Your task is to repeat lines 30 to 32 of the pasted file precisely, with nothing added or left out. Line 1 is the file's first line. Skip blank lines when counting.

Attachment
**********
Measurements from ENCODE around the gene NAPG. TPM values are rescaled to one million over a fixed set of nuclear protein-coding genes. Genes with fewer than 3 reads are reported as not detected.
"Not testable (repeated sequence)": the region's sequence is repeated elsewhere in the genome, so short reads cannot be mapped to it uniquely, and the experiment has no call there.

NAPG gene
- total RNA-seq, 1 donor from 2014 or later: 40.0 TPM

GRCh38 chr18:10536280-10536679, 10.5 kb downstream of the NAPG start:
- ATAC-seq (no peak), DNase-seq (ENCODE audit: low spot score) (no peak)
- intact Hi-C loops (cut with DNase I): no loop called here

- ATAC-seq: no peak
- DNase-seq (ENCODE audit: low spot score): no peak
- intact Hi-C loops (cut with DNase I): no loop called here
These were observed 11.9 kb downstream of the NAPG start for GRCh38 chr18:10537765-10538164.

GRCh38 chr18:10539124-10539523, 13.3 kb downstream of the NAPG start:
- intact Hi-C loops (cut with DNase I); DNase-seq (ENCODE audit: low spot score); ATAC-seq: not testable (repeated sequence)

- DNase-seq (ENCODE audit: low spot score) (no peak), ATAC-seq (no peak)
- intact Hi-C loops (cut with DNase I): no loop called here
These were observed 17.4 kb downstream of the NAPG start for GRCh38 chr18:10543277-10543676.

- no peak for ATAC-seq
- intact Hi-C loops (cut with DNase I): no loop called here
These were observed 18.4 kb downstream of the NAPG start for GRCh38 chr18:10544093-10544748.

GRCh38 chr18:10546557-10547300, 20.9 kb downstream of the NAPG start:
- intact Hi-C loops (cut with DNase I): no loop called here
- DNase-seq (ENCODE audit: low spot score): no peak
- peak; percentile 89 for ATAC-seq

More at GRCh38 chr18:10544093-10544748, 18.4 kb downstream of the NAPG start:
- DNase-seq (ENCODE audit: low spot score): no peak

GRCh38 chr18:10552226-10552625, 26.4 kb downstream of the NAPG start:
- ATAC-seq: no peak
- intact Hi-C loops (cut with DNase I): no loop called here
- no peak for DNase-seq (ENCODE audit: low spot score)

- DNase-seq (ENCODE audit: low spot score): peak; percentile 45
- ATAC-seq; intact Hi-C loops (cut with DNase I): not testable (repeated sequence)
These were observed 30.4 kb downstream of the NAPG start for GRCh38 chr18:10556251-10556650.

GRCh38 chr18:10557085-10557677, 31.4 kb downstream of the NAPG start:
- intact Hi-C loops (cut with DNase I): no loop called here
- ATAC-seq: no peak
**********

- DNase-seq (ENCODE audit: low spot score): peak; percentile 45
- ATAC-seq; intact Hi-C loops (cut with DNase I): not testable (repeated sequence)
These were observed 30.4 kb downstream of the NAPG start for GRCh38 chr18:10556251-10556650.